A modelling agency shooting a campaign featuring models in bathing suits is a common occurrence in the fashion industry, but Zebedee Management’s #EverybodyBeautiful campaign stands out from the crowd.
All their models have disabilities – and wear them with pride.
The #EverybodyBeautiful campaign aims to uplift and empower not only the models, actors and performers represented, but also others who have disabilities.
Laura Johnson told HuffPost UK the reason she co-founded the agency with Zoe Proctor, was because they felt “people with disabilities were not being fairly represented in the media.”
“We found that there were few agencies who could offer a specialist service to people with disabilities,” she explained.
As well as both having experience in the modeling industry, Johnson is a qualified social worker, while Procter is a performing arts teacher for people with learning disabilities.
Where diversity in fashion is concerned, Johnson believes the industry still has a long way to go.
“The media has come on leaps and bounds in terms of being more representative of a diverse society,” she said. “But disability seems to be the last taboo.”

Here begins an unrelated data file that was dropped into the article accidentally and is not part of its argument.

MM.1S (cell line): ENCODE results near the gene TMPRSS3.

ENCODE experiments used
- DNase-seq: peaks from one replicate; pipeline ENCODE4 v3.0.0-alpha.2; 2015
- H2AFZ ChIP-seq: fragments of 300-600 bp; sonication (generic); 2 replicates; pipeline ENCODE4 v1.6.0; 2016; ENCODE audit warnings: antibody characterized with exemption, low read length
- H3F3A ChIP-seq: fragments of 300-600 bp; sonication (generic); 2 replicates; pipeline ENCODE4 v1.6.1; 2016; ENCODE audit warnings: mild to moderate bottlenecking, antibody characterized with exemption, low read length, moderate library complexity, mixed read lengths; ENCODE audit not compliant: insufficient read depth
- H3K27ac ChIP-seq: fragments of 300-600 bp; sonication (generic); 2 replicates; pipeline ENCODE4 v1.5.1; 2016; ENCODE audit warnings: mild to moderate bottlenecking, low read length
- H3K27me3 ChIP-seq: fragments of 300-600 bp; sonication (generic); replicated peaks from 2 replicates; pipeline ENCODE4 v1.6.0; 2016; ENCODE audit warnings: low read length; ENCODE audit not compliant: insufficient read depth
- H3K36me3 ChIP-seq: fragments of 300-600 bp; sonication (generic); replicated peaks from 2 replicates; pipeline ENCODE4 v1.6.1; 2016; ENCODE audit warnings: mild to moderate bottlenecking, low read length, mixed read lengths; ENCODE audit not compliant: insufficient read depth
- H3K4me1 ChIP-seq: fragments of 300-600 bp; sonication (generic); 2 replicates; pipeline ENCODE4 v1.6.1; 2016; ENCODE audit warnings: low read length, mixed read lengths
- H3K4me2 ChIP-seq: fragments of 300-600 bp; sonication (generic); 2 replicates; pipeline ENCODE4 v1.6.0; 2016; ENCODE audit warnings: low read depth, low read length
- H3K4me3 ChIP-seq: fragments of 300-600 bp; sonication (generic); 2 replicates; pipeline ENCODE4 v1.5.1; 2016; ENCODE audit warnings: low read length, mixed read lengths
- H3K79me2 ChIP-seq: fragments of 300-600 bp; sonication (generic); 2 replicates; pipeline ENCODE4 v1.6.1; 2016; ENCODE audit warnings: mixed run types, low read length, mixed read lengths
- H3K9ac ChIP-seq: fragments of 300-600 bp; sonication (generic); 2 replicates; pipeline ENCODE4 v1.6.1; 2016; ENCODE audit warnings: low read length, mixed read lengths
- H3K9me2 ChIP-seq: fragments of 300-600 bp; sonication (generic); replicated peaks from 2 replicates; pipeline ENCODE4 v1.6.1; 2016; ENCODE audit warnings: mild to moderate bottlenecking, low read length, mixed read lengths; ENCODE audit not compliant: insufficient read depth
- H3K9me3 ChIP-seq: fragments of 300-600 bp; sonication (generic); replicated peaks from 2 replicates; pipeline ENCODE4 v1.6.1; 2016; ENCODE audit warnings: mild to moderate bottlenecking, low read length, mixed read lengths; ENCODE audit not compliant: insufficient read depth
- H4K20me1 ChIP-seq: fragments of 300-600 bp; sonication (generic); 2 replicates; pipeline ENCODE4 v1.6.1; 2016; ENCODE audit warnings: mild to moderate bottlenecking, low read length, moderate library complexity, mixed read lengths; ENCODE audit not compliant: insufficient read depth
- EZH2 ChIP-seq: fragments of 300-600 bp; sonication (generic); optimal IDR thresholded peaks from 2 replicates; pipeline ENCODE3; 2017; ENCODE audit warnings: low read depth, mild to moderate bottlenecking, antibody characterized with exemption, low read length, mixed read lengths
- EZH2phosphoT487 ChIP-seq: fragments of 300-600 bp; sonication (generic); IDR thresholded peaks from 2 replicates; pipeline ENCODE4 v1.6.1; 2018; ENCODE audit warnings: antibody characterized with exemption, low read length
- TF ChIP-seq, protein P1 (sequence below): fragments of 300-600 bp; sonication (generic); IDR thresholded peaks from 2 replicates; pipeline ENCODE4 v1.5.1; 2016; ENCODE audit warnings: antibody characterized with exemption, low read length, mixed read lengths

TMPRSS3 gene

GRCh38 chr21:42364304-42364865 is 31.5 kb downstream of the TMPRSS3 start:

Their specialist agency is working to tackle a misrepresentation by showing that models with disabilities can work in TV, media and fashion, as well as any able-bodied models.
They hope this will generate greater understanding and acceptance of those with disabilities.
Johnson continued: “We believe that people with disabilities should have the same opportunities as anyone else and want it to be the norm that they are visible in advertising, TV and film.”
Nancy Harris, one of the models who took part in the shoot, felt empowered by the experience.
“I have never felt as body confident walking around in my bikini at my age,” she said. “It’s down to Zebedee for believing in us all, thank you.”
The father of a one of the models, Mick Swales, also expressed his gratitude: “Team Zebedee have created an agency where you are valued, accepted for who you are and given the chance to shine.”